Michael Watkins/ Courier Stockphoto: The ramp leading to the CC and B buildings on the Pasadena City College Campus on February 28, 2018.
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PCC notified eligible students through an email on April 27 of the coronavirus Aid, Relief, and Economic Security (CARES) Act funds that the college will receive. The college is planning to distribute these funds to students and other programs, to provide relief during the COVID-19 pandemic. 

“We’re getting a little over 15 million from the CARES Act,” said Cynthia Olivo, vice president of Student Services. “50% goes directly to students and the other 50% can help the college with the expenses related to addressing the needs that resulted from the pandemic.”

The U.S. Department of Education has mandated that the aid will only be given to students who have completed the Free Application for Federal Student Aid (FAFSA), and who have a high school diploma. 

Other qualifying elements were determined by PCC to ensure that students with the most unmet need will receive aid. These elements include estimated family contribution (EFC) or how much a family contributed to a student’s college expenses and the number of units enrolled. 

“If [EFC] it’s at $0.00, that means your family situation has living expenses they have to pay attention to, and they are not able to afford to help you out with college,” said Olivo. “We pulled every student that had $0.00.”

Unmet needs are determined by the cost of attending PCC. For example, if it costs $20,000 to attend school per year and a student receives $8,000 in Federal Pell Grant, they will have an unmet need of $12,000.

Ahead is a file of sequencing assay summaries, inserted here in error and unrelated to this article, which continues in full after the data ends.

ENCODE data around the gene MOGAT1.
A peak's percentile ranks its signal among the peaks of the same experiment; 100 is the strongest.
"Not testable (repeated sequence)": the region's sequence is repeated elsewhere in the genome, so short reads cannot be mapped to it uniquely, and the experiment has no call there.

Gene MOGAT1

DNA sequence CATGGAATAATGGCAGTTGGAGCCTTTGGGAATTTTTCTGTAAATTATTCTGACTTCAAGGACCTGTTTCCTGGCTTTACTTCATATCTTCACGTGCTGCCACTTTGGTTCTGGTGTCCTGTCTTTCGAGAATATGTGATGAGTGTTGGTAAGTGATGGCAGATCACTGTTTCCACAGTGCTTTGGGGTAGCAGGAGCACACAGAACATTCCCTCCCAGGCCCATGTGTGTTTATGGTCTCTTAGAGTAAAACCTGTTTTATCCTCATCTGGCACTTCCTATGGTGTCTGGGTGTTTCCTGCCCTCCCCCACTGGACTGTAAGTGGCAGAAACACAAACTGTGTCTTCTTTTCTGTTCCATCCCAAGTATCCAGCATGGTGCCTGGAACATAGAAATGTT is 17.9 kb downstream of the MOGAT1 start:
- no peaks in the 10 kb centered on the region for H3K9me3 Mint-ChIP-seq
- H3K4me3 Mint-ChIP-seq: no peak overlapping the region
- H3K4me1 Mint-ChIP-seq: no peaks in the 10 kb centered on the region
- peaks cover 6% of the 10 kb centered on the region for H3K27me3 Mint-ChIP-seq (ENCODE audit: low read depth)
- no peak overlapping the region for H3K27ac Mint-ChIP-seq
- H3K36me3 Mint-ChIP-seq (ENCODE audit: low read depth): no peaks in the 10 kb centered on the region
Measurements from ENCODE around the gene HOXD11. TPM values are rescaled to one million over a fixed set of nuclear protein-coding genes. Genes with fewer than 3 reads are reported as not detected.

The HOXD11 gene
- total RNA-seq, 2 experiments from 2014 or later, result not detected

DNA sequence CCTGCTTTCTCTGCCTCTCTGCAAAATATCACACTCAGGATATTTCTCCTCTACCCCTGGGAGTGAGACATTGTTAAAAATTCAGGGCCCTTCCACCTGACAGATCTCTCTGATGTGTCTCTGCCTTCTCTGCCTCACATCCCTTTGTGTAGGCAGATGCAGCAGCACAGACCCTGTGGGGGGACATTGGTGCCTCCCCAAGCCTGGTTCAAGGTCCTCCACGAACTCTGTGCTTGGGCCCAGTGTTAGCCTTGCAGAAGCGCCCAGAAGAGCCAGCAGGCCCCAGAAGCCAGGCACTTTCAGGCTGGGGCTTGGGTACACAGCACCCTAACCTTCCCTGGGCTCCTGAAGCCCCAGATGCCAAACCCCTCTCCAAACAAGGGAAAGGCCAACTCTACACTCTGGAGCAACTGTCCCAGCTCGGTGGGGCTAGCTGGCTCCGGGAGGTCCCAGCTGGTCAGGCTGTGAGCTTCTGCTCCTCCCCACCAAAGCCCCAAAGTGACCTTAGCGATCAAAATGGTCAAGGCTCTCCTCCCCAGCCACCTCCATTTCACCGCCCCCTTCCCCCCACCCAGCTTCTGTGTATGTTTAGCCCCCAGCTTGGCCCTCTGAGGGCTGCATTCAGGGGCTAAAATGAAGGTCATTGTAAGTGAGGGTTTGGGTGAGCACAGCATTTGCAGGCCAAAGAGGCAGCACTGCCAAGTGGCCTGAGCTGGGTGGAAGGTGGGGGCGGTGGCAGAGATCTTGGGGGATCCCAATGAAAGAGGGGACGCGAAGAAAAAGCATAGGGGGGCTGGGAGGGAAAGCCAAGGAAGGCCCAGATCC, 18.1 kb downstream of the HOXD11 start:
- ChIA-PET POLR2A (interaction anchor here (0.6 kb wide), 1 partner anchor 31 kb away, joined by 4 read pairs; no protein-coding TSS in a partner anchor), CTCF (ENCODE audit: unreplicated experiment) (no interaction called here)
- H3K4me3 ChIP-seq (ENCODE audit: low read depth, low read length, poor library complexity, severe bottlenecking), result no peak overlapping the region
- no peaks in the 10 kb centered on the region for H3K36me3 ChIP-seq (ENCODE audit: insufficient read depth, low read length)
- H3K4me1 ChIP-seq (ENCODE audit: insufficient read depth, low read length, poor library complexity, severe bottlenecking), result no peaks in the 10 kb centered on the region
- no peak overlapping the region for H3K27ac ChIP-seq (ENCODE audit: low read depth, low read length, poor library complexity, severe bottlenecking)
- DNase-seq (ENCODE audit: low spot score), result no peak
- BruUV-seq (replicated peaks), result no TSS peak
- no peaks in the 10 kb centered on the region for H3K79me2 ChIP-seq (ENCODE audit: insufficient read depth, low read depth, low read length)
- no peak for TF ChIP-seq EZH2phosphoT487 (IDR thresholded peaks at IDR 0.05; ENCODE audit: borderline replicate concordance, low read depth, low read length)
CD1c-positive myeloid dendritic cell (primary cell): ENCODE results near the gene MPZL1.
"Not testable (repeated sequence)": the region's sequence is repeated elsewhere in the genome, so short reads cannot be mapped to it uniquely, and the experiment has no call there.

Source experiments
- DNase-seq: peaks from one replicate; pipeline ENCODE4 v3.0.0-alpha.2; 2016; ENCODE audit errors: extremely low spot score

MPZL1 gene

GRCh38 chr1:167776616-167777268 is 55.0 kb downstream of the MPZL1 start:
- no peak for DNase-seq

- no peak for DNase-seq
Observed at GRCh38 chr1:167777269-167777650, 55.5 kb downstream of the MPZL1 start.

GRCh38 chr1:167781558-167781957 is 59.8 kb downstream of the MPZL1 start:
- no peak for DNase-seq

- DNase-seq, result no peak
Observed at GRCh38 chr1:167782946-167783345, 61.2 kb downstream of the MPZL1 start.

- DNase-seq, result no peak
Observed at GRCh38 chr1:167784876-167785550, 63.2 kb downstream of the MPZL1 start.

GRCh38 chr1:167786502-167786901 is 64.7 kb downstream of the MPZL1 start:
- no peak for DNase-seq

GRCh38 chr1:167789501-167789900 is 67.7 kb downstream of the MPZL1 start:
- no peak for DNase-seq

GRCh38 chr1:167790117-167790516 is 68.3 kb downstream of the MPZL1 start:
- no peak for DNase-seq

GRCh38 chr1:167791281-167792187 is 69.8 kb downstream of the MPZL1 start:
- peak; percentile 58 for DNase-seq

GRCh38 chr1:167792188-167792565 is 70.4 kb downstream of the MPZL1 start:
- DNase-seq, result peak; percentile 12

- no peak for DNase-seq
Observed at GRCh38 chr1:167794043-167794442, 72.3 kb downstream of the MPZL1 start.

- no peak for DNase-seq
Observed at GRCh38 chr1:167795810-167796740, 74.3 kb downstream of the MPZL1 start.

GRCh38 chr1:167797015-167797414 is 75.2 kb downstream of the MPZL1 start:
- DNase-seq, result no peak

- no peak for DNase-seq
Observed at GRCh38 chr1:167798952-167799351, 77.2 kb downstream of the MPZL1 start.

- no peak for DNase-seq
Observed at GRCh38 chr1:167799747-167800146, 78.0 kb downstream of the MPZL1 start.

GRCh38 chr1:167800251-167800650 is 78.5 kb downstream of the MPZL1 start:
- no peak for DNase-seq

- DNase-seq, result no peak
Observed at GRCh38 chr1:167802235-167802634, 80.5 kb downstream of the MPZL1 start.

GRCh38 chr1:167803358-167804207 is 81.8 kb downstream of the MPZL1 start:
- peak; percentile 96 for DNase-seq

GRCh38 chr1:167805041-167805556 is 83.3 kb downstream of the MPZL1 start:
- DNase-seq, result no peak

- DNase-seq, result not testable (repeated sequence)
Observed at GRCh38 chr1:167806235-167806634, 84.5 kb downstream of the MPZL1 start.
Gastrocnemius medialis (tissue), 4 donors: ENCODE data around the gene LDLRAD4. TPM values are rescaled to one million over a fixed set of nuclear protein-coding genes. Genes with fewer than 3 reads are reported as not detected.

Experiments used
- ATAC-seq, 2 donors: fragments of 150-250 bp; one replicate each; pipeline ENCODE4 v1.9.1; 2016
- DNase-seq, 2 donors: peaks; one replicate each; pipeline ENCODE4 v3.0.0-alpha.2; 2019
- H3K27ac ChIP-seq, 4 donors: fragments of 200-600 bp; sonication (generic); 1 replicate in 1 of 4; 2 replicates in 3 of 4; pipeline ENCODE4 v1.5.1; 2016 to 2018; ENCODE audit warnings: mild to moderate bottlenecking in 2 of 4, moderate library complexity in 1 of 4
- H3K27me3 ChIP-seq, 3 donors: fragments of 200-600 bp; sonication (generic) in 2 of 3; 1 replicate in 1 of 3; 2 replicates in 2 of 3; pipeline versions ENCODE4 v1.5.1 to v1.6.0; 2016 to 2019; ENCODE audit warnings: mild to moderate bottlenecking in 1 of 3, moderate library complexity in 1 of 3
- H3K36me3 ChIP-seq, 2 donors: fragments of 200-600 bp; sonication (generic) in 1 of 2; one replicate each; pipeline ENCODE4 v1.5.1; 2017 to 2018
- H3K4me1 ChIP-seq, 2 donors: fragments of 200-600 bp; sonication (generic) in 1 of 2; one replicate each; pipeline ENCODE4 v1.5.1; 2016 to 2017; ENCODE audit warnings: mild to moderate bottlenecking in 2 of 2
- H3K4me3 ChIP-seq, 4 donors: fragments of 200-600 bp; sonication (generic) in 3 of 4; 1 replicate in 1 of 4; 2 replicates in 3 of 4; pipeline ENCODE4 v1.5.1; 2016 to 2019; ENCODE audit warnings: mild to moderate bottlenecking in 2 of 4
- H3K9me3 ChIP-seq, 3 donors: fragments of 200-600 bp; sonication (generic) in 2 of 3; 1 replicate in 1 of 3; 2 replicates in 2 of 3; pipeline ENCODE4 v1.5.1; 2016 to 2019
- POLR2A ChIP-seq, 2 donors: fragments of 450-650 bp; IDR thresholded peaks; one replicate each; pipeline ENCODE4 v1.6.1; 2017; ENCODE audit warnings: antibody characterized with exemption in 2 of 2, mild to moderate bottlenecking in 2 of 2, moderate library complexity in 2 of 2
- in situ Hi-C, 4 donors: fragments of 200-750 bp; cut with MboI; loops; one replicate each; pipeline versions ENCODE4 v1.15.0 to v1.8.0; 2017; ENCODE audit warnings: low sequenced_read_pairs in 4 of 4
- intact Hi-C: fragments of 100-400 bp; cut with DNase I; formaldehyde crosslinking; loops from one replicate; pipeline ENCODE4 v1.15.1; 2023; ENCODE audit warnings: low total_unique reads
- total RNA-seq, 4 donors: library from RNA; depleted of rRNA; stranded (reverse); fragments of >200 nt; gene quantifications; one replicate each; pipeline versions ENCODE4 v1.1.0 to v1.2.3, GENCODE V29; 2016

This student can also apply for a Federal Supplemental Educational Opportunity Grant for an additional $4,000, which would leave the student with $8,000 unmet need. In addition, the student can apply also for the Federal Work-Study program which would offer another $4,000. The student’s unmet need will then drop from $8,000 to $4,000. 

However, the CARES Act is for students who have the greatest unmet need of at least $7,000. This was purposeful in order to create equity and eliminate equity gaps among students. 

Award sizes are separated into four groups. Group A will receive $1,000. Those are students who have $7,000 in unmet needs, meet the EFC of $0.00, are enrolled in 12 or more units and meet all federal guidelines. 

Group B will receive $750. Those are students who have the same criteria as Group A, but they are enrolled in less than 12 units. 

Group C will receive $500. Group C has $0.00 to $500 in EFC, is enrolled in any number of units, and has $3,000 in unmet needs. 

Group D will receive $1,000. Those are students who participate in programs that align with PCC’s equity outcomes such as formerly incarcerated students, veterans, African American and Latina/o/x. Those students have an unmet need of $1,500 or greater, are eligible for federal aid and enrolled in any number of units. 

Approximately $500,000 has been set aside for students who are not eligible for the CARES Act. The PCC 2020 Emergency Financial Assistance for Students form can be found on LancerPoint. Students who qualify are eligible to receive up to $2,000 in emergency assistance funds. 

BankMobile, a digital-only bank, will distribute the funds upon acceptance. Students can choose to open a BankMobile account and transfer the funds into their established account, or they can receive a mailed check. The aid will be deposited within seven to ten business days. 

The other 50% has been set aside for college-related expenses such as sanitizing every room on campus, the Lancer Pantry, and replenishing laptop lenders that are not returned by students. 

PCC is also putting money aside for the fall in case there is a second wave of the coronavirus. 

According to the Department of Education, each institution was given significant discretion, while emphasizing that they should focus on the student with the greatest needs. The plan for the distribution of the CARES Act was reviewed by the PCC executive committee which includes PCC President Dr. Endrijonas.

“We are grateful for the CARES Act funding,” Endrijonas said. “We have provided the opportunity for 5,500 students to access additional CARES Act aid, and thus far, over 4,500 students have responded to accept the aid.”

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